One Exchange/ServingBouillon, broth or consommN/ACandy, hard, sugar free1 candyCarbonated or mineral waterN/ACoffeeN/ACream cheese, fat-free1 tablespoonCreamers, nondairy1 tablespoonDiet soft drinks, sugar-freeN/ADrink mixes, sugar-freeN/AGarlicN/AGelatin dessert, sugar-freeN/AHerbs, fresh or driedN/AHorseradishN/AJam or jelly, light2 teaspoonsKetchup1 tablespoonLemon or lime juiceN/AMargarine spread, fat-free4 tablespoonsMayonnaise, fat-free1 tablespoonMustardN/ANonstick cooking sprayN/APickles, dill1 largeSalad dressing, fat-free or low-fat1 tablespoonSalsa cupSoy sauceN/ASpicesN/ATabasco or hot pepper sauceN/ATeaN/AVinegarN/AWhipped topping, light or fat-free2 tablespoonsWine, used in cookingN/AWorcestershire sauceN/A Sweets, Desserts, and Other CarbohydratesOne exchange on this list = 15 grams carbohydrate, or 1 starch, or 1 starch, or 1 fruit, or 1 milkTypeServing SizeExchanges per ServingAngel food cake, unfrosted1/12 cake (2 ounces)2 carbsBrownie, small, unfrosted2 inch square (about 1 ounce)1 carb, 1 fatCake, frosted2 inch square (about 2 ounces)2 carbs, 1 fatDoughnut, plain1 medium (1 ounce)1 carbs, 2 fatsGingersnaps31 carbHoney1 tablespoon1 carbIce cream cup1 carb, 2 fatsIce cream, low-fat cup1 carbsMilk, chocolate, whole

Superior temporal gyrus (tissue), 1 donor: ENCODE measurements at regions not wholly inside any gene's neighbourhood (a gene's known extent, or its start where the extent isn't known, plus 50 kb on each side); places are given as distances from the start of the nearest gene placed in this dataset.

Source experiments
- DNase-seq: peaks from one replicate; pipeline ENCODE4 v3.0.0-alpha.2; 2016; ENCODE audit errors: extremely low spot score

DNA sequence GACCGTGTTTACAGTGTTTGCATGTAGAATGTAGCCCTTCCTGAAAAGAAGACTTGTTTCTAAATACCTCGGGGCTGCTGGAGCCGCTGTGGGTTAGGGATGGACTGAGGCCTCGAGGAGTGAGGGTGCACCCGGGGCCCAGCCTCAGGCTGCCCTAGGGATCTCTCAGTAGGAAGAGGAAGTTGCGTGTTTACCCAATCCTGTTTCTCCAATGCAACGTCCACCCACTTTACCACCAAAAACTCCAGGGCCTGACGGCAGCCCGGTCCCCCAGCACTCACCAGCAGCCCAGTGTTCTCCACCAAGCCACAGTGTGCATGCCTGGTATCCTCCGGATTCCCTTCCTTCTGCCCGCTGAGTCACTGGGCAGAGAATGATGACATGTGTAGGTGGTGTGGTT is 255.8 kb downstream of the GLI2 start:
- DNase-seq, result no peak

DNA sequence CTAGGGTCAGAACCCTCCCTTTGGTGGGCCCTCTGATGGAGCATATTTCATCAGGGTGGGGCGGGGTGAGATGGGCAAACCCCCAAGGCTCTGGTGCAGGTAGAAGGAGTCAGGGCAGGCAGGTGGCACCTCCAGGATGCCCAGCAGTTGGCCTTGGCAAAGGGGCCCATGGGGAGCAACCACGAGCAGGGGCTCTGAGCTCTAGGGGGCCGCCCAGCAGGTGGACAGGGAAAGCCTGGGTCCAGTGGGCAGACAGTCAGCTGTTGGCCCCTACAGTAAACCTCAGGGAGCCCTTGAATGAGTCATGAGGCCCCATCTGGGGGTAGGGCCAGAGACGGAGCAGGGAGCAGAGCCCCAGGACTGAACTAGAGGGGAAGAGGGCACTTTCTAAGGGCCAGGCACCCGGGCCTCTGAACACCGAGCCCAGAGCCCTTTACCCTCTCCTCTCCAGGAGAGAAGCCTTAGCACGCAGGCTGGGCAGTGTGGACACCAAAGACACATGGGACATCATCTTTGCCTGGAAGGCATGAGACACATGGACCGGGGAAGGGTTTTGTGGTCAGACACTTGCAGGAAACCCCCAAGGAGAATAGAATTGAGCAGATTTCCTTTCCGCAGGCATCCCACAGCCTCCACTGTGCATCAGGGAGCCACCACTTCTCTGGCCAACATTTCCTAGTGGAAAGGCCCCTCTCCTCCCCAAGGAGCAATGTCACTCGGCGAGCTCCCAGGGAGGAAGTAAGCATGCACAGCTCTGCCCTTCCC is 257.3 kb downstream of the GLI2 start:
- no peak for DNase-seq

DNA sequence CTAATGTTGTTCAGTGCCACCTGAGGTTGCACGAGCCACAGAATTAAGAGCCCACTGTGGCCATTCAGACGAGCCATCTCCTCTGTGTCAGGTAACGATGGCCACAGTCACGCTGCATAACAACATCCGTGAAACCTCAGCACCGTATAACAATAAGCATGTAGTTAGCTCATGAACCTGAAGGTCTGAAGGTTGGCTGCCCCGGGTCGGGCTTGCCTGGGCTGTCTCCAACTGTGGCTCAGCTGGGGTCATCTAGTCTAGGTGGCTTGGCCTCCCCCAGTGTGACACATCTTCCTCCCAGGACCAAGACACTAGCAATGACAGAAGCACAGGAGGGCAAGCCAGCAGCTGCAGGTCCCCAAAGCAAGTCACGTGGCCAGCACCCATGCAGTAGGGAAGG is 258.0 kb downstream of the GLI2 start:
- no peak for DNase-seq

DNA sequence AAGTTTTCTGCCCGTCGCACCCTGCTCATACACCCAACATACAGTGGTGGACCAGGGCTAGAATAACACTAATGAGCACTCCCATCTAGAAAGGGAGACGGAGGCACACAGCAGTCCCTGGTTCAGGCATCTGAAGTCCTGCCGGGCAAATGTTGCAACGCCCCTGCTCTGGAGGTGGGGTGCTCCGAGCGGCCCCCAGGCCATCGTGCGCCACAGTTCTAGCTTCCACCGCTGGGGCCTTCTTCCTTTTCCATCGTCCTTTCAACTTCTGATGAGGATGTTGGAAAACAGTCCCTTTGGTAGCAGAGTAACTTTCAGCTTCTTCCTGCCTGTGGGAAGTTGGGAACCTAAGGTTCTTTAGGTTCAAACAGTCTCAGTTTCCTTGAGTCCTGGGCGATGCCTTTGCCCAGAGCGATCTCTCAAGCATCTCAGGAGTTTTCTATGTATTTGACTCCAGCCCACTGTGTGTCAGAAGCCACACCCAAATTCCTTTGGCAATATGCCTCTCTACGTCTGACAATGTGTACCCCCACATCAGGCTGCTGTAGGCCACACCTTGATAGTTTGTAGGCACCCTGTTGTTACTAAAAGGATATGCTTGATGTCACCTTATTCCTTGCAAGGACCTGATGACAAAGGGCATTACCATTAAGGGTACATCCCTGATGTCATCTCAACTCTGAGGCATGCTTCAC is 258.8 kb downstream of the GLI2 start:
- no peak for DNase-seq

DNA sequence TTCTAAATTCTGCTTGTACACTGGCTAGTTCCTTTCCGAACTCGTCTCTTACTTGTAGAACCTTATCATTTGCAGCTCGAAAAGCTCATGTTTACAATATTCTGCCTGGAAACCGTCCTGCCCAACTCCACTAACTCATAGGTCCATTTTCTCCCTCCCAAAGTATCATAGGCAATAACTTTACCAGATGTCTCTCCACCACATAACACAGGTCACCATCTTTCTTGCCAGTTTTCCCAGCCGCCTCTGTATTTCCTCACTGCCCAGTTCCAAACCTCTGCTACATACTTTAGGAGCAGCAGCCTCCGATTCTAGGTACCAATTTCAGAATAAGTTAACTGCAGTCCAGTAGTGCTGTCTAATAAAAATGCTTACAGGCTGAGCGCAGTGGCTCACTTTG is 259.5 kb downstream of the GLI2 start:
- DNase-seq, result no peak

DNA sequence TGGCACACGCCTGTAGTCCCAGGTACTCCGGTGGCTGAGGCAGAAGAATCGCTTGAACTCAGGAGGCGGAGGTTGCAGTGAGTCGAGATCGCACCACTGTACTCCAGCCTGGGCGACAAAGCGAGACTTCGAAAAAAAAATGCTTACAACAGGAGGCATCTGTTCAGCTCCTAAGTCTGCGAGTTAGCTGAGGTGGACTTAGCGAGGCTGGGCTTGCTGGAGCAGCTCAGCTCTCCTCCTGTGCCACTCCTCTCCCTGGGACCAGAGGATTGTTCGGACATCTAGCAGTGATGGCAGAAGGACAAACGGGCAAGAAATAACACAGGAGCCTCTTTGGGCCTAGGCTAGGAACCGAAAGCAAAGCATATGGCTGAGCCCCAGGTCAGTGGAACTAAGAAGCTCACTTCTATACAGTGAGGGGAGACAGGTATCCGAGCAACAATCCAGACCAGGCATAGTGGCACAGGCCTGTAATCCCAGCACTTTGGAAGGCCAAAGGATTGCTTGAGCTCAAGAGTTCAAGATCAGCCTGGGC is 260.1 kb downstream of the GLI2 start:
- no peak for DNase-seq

1 cup2 carbs, 1 fatPudding, sugar-free (made with low-fat milk) cup1 carbSports drink8 ounces1 carbSugar1 tablespoon1 carbSyrup, regular1 tablespoon1 carbYogurt, frozen, low-fat1/3 cup1 carb, 0-1 fat Combination FoodsTypeServing SizeExchanges per ServingChili with beans1 cup (8 ounces)1 carb, 2 medium fat meatsCream soup (made with water)1 cup (8 ounces)1 carb, 1 fatLasagna1 cup (8 ounces)1 carb, 2 medium fat meatsPizza, cheese, thin crust of 10 inch (5 ounces) pizza2 carbs, 2 medium-fat meats, 1 fatVeggie burger (soy based)3 ounces1 carb, 1 lean meat RESOURCES: American Diabetes Associationhttp://www.diabetes.org National Institute of Diabetes & Digestive & Kidney Diseaseshttp://diabetes.niddk.nih.gov/ CANADIAN RESOURCES: Canadian Diabetes Associationhttp://www.diabetes.ca/ Dietitians of Canadahttp://www.dietitians.ca/ References: American Diabetes Association website. Available at: http://www.diabetes.org . Accessed January 31, 2006. Powers M. American Dietetic Association Guide to Eating Right When You Have Diabetes. John Wiley & Sons, Inc: Hoboken, NJ; 2003. Last reviewed May 2008 by Dianne Scheinberg, MS, RD, LDNPlease be aware that this information is provided to supplement the care provided by your physician. It is neither intended nor implied to be a substitute for professional medical advice. CALL YOUR HEALTHCARE PROVIDER IMMEDIATELY IF YOU THINK YOU MAY HAVE A MEDICAL EMERGENCY. Always seek the advice of your physician or other qualified health provider prior to starting any new treatment or with any questions you may have regarding a medical condition.